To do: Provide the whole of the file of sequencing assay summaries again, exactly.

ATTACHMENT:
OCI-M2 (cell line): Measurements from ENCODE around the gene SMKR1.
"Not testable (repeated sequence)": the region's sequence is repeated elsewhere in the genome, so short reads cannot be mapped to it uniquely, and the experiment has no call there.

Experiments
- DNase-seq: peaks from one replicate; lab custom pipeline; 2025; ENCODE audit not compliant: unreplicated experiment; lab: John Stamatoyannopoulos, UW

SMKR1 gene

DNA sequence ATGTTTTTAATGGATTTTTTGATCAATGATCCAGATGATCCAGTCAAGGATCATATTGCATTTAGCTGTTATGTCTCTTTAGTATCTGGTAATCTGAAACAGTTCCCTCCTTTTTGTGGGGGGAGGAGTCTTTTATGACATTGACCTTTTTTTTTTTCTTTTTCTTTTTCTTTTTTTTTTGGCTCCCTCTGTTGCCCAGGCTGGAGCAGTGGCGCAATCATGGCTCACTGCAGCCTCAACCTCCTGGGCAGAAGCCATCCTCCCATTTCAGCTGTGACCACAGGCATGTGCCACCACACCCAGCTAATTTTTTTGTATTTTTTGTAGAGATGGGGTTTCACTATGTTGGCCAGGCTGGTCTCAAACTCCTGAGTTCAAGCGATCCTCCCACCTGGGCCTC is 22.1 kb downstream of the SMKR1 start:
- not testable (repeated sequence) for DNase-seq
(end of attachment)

OCI-M2 (cell line): Measurements from ENCODE around the gene SMKR1.
"Not testable (repeated sequence)": the region's sequence is repeated elsewhere in the genome, so short reads cannot be mapped to it uniquely, and the experiment has no call there.

Experiments
- DNase-seq: peaks from one replicate; lab custom pipeline; 2025; ENCODE audit not compliant: unreplicated experiment; lab: John Stamatoyannopoulos, UW

SMKR1 gene

DNA sequence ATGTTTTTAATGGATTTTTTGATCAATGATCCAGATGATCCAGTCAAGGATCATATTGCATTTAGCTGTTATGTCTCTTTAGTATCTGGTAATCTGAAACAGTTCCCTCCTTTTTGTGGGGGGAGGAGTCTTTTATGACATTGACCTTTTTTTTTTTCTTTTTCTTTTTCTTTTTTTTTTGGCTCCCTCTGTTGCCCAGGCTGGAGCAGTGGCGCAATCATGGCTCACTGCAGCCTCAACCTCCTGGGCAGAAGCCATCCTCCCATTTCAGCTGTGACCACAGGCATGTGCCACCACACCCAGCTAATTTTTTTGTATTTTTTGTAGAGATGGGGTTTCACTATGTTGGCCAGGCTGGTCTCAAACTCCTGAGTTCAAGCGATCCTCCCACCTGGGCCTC is 22.1 kb downstream of the SMKR1 start:
- not testable (repeated sequence) for DNase-seq